Author(s): Emery Lord
Publication date: 1st June 2017
Series or standalone?: standalone
Source: I received a NetGalley copy of this book in exchange for an honest review.
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Lucy Hansson was ready for the perfect summer with her boyfriend, working at her childhood Bible camp on the lake. But when her mom’s cancer reappears, Lucy falters – in faith, in love, and in her ability to cope.
When her boyfriend ‘pauses’ their relationship and her summer job switches to a different camp, this time for troubled kids, Lucy isn’t sure how much more she can handle. Thrown into a world of broken rules, close-knit coworkers and energetic third graders, she attempts to regain her footing while keeping her Sundays with her mom to herself. But she’s not the only one with secrets, and she may find that in the summer she thought she needed it least, her new world – and the people in it – could be what she needs most.
The Names They Gave Us is a considered and highly engaging exploration of the summer one confident but somewhat sheltered teenager’s world is turned upside down. It surprises and endears at every turn. It’s character-driven but delivers on plot as well as premise. It’s warm and heartfelt, but also serious, thoughtful and, occasionally, heartbreaking. I wasn’t expecting to enjoy it as much as I did, but it really blew me away. I gave Lord’s last book quite a high rating (you can read my review of When We Collided here), but I’m glad I left room for just a little more for this standalone.
Capable, put-together Lucy finds herself thrown by the recurrence of her mother’s cancer and by her dependable, upright boyfriend’s subsequent checking out of their relationship. When an old friend seeks an emergency replacement for a counsellor who quit at the summer camp across the lake, Lucy agrees at her mother’s request. At first feeling both out of place and way out of her depth, Lucy must navigate a new world where kids who have seen too much could do with someone on their side. Kind, accepting, hard-working Lucy is a well-realised protagonist. She does her best in the face of challenges and is slowly realising she is in a place where it is okay to feel as she does – angry, conflicted, afraid, imperfect – and what’s more, where new friends and unexpected allies will feel it with her.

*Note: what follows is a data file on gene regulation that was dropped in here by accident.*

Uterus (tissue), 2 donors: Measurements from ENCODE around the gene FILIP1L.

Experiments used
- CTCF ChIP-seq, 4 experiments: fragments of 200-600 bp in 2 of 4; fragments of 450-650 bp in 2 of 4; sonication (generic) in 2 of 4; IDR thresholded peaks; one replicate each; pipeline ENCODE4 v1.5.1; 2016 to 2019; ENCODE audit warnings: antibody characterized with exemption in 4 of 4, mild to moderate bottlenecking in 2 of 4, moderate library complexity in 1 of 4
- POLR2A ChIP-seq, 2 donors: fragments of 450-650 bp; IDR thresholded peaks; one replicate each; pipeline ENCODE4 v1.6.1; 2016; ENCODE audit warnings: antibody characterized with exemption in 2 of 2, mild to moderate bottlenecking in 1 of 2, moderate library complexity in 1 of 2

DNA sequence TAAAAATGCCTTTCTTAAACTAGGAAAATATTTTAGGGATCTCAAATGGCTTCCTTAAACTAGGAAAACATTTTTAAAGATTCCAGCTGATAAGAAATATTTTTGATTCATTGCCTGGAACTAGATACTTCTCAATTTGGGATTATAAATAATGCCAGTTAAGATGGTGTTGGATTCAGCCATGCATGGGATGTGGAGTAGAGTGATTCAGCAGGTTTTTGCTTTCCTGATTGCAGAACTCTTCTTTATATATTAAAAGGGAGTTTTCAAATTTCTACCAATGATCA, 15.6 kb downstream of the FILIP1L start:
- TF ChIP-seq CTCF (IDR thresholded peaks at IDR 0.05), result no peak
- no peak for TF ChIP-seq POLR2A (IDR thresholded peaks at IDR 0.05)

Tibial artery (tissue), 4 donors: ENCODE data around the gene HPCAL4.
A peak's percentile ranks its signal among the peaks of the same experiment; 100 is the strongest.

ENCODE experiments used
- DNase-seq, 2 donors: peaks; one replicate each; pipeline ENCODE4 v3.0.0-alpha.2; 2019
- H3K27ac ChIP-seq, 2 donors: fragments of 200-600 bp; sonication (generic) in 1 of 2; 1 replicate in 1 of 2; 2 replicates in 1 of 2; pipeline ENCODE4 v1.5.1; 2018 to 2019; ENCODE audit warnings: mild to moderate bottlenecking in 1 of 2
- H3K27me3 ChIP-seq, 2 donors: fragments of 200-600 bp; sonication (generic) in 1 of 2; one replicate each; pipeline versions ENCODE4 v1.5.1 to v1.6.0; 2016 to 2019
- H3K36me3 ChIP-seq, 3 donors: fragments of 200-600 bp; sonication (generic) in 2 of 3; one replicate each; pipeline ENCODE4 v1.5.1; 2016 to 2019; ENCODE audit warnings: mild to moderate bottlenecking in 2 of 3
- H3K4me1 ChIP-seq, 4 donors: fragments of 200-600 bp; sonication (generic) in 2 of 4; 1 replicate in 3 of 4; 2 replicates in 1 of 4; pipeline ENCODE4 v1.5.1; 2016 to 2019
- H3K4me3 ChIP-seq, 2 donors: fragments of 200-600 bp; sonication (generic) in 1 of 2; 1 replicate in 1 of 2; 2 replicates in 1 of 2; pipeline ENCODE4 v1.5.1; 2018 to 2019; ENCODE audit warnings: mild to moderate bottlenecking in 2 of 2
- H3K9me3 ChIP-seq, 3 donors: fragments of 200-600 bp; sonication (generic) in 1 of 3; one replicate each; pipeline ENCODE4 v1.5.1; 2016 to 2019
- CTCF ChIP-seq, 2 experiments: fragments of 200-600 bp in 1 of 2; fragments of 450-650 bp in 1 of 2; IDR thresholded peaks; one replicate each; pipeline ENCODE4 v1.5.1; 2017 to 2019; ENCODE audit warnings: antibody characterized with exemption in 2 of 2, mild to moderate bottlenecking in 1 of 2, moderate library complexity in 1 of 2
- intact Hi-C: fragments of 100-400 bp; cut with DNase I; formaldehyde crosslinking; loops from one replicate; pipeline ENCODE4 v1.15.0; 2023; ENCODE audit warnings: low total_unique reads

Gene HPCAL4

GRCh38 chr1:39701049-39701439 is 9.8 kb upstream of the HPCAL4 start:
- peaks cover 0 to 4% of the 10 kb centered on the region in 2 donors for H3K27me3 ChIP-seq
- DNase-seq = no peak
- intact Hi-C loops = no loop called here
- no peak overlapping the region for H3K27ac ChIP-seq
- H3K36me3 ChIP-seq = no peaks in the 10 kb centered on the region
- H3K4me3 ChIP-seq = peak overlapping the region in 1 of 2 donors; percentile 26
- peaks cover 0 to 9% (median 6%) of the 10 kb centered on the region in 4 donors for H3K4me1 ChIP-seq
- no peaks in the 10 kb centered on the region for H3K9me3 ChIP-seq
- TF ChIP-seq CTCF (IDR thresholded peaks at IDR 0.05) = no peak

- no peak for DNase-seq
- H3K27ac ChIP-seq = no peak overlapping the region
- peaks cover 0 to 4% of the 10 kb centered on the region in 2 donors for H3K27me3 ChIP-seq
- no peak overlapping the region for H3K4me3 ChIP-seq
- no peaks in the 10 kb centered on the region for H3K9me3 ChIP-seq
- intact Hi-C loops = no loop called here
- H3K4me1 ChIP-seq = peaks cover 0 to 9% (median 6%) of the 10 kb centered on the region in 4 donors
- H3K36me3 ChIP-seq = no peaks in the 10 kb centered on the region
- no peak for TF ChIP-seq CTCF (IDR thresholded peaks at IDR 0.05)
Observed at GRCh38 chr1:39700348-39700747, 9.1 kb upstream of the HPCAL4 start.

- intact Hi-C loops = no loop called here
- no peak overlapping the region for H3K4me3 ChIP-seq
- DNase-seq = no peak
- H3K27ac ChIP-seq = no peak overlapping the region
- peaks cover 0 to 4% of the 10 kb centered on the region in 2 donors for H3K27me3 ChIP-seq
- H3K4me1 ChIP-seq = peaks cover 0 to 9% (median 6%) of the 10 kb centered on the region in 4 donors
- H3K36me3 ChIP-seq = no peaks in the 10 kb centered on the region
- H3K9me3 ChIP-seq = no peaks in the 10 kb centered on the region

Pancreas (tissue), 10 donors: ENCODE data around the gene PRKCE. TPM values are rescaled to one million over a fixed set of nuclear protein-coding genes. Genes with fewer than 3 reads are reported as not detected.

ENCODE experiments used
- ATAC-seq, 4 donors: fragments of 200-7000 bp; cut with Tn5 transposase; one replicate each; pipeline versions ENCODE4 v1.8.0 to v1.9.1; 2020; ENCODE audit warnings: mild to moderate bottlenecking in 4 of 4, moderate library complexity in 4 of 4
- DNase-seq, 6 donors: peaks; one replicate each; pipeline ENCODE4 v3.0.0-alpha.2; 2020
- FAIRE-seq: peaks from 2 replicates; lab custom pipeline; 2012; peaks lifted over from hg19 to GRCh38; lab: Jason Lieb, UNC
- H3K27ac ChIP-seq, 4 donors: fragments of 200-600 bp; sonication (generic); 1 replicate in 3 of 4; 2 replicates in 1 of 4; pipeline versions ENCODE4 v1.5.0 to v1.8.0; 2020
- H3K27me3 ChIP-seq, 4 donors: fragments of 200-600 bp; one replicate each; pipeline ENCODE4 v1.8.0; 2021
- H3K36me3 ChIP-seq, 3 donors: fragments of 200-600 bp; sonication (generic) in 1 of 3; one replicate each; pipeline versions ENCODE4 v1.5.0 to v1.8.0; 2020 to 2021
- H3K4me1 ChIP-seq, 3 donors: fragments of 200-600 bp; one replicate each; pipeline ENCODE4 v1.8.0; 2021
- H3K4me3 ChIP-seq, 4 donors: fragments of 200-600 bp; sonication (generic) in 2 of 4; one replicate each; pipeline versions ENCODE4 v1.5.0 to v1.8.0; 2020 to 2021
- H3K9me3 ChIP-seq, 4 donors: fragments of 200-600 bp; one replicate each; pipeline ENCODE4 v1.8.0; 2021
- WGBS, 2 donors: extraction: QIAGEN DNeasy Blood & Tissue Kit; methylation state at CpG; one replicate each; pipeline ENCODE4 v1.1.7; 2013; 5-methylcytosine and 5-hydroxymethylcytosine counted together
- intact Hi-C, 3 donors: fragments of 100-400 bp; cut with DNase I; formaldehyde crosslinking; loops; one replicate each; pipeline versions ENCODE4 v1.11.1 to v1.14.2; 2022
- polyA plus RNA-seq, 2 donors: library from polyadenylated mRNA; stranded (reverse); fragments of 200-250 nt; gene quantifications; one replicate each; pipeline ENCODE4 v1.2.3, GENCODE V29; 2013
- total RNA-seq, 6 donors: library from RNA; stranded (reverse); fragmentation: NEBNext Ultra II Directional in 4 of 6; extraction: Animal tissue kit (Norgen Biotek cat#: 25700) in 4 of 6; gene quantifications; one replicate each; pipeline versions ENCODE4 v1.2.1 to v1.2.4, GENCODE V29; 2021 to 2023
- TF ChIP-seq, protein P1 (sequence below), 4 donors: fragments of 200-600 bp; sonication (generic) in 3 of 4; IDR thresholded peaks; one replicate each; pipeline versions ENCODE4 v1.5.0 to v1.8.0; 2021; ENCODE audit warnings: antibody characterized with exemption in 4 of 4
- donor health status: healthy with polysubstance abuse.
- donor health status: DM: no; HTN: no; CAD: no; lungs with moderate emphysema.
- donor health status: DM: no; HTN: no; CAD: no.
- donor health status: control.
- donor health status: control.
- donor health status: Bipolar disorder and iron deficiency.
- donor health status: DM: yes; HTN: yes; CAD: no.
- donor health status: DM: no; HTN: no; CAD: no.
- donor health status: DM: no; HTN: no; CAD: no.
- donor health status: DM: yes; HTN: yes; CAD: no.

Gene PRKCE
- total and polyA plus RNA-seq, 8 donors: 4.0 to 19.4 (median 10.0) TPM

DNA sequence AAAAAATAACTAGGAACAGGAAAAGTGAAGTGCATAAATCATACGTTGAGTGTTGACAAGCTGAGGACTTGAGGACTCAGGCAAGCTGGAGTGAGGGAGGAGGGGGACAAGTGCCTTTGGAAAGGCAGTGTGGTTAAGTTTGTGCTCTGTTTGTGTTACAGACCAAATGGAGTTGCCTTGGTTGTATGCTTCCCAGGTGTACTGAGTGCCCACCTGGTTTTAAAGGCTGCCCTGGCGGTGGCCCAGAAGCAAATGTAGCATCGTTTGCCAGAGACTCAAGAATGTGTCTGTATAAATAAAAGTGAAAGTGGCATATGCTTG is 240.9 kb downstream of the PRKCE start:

Among them are fellow counsellors like friendly Anna, guarded Keely, and outgoing Tambe, and of course, there’s the bespectacled, lively, flawed love interest Henry Jones. Lucy and Jones actually spend time together and get to know each other – their shared talent for music and devotion to the campers are particular highlights – and go from sweet romance to gorgeous relationship. I liked seeing Lucy trying to figure out her young charges, too, whether by teaching shy Thuy to swim to giving Nadia a shoulder to lean on.
The Names They Gave Us is filled with the requisite moments of plot and drama, secrets and revelations, humour and heartbreak. Frank, compassionate and empathetic, its vivid portrayal of characters’ multifarious, and sometimes traumatic, experiences is exemplified by Lord’s unabashed confrontation of themes as varied as grief, sexuality, gender identity and religion. The sensitivity with which Lord depicts faith allows her to capture both Lucy’s belief and struggles. It’s also YA with present parents in the shape of Lucy’s mom and open, good-natured pastor dad. The ending is quite rushed and abrupt, and the prose style is a little choppy, but the book is absorbing from start to finish. A worthy choice for what is, at the time of writing, only my second five star rating of the year.
I adored this book. For fans of Sara Barnard and Sarah Dessen, this is feel-good, heart-rending contemporary, with a well-written romance and a story that sweeps you away.